White Noise Can Save Valuable Assets
In an attempt to boost productivity and facilitate open discussions and group collaboration, companies large and small have been adopting open-office floor plans. In fact, 70 percent of U.S. offices report having low or no partitions between employees. These collaborative spaces, however, have been proven to leave room for distraction and employee frustration. A study from the University of California Berkley found that noise and lack of speech privacy are the biggest complaints of office workers today. So, how can companies support collaboration and still provide privacy and a quiet setting for independent work?
One proven solution comes in the form of noise cancelling devices, which offer a constant stream of white noise to muffle distracting sounds and allow employees to concentrate. In fact, studies have shown that white or pink noise systems are a necessity to protect productivity. A study by the Data Management Association found that open-plan workplaces without sound-masking systems witness a 40 percent loss in productivity and a 27 percent increase in errors.
“This study demonstrates the impact that sound distractions can have on a businesses’ bottom line,” said Bob McBride, president of State Systems Inc., a local company that supplies and installs white noise systems in Mid-South businesses. “What may have once been seen as a luxury item has now become a necessity for efficiency and productivity in the workplace.”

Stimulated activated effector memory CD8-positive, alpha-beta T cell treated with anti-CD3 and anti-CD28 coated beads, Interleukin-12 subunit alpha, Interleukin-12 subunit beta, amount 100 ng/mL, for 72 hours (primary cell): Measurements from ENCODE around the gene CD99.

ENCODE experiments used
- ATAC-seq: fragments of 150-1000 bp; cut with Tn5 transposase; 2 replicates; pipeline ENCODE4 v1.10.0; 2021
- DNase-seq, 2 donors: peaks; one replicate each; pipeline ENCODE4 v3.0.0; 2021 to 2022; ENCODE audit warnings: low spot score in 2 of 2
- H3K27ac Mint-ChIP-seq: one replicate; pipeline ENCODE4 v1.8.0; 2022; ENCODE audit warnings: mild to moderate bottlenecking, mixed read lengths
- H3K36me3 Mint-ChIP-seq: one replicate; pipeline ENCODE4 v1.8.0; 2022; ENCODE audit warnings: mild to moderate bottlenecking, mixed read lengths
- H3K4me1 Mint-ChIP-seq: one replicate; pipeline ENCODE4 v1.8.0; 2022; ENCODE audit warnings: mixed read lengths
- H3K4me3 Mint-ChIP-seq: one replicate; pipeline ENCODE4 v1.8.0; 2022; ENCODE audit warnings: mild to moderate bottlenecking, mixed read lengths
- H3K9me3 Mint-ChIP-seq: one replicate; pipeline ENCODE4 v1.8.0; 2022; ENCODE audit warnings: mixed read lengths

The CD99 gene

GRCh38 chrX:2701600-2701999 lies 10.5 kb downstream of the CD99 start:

These systems are often used by call centers where hundreds of employees sit side-by-side answering calls and conversing with customers. Not only can the white noise muffle the other conversations and improve the employee’s concentration, it can also improve the caller’s experience.
“It’s not an unusual experience to be on the phone with a customer service representative and hear representatives speaking to other customers in the background – those centers most likely do not use white noise systems,” McBride said, “Isn’t it a much better experience when you feel like you the only one being attended to at the moment – that your representative is there for just you?”
Additionally, white noise systems provide security assurance. In an open-office environment, not many conversations can be considered private. Each time an employee discusses business operations, speaks on the phone with a client or divulges confidential information to a superior, there is the possibility that someone who should not be privy to the information is listening. White noise systems prevent data breaches by preventing unwelcomed ears from hearing the information.
Collaborative office design isn’t going anywhere – in fact, some designers are moving away from individual desk spaces altogether. Fast Company reported “community tables” as one of the eight top office design trends of 2016, pointing to a “cultural movement” happening in restaurants, coffee shops and other public settings where shared tables are appearing.
White noise systems are also valuable in clinical settings and can be found in use in doctors’ offices across the Mid-South, providing essential privacy for patients as they discuss personal health concerns with their physicians within the confines of their exam room.
“Most people don’t even know that these systems are at work in various places that they work or do business in,” McBride said. “But, employers and owners know the value they provide in increasing productivity and improving experiences for customers and employees.”
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